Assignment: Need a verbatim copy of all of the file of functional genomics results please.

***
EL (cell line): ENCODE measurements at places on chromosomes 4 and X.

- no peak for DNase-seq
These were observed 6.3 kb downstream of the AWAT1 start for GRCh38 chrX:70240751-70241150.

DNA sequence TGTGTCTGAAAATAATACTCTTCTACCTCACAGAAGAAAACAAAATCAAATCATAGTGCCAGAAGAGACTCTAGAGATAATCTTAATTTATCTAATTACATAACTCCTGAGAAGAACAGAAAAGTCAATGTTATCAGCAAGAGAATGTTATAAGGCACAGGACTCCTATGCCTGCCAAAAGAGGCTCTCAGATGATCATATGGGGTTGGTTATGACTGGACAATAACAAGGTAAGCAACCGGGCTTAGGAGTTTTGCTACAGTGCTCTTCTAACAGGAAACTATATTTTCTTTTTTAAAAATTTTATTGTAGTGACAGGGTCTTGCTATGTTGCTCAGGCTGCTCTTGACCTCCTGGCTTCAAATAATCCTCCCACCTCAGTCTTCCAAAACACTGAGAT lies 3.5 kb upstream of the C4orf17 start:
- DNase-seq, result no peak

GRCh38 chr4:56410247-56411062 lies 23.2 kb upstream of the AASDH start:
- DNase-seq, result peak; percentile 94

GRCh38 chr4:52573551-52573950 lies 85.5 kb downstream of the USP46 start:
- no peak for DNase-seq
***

EL (cell line): ENCODE measurements at places on chromosomes 4 and X.

- no peak for DNase-seq
These were observed 6.3 kb downstream of the AWAT1 start for GRCh38 chrX:70240751-70241150.

DNA sequence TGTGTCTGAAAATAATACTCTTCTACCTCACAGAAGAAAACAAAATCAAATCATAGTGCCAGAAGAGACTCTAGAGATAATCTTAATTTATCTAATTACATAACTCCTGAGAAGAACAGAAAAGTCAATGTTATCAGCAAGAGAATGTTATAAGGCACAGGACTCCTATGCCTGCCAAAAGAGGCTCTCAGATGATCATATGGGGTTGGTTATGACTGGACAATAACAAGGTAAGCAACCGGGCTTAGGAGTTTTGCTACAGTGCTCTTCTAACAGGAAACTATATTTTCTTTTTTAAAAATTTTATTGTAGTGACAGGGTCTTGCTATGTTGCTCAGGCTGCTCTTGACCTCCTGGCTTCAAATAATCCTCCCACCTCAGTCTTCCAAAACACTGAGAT lies 3.5 kb upstream of the C4orf17 start:
- DNase-seq, result no peak

GRCh38 chr4:56410247-56411062 lies 23.2 kb upstream of the AASDH start:
- DNase-seq, result peak; percentile 94

GRCh38 chr4:52573551-52573950 lies 85.5 kb downstream of the USP46 start:
- no peak for DNase-seq